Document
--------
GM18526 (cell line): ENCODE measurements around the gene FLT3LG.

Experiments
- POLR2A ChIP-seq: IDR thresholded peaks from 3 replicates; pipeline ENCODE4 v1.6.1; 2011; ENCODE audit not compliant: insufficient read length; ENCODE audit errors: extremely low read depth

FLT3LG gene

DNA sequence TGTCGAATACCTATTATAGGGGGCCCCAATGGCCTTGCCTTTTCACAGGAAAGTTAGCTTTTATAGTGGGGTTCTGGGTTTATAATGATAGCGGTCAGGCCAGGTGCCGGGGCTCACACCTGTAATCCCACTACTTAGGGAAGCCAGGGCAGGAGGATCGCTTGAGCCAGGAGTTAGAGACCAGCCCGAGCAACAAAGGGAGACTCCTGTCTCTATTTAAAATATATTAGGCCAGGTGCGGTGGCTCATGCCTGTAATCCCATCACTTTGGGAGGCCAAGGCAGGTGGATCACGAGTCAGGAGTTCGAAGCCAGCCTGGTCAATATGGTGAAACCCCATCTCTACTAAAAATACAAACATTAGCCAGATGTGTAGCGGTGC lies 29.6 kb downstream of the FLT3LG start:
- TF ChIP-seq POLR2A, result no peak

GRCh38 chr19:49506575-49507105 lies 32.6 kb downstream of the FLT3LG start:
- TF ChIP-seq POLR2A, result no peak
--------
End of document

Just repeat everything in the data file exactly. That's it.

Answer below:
GM18526 (cell line): ENCODE measurements around the gene FLT3LG.

Experiments
- POLR2A ChIP-seq: IDR thresholded peaks from 3 replicates; pipeline ENCODE4 v1.6.1; 2011; ENCODE audit not compliant: insufficient read length; ENCODE audit errors: extremely low read depth

FLT3LG gene

DNA sequence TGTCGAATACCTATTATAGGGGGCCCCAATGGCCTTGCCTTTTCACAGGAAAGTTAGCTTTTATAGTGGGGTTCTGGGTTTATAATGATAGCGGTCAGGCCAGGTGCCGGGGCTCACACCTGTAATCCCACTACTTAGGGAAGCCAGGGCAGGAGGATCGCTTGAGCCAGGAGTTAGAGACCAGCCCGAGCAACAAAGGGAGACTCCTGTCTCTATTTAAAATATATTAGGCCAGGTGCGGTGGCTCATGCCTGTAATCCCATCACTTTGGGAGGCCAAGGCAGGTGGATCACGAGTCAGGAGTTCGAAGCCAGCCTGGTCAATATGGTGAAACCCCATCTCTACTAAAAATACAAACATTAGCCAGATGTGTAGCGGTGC lies 29.6 kb downstream of the FLT3LG start:
- TF ChIP-seq POLR2A, result no peak

GRCh38 chr19:49506575-49507105 lies 32.6 kb downstream of the FLT3LG start:
- TF ChIP-seq POLR2A, result no peak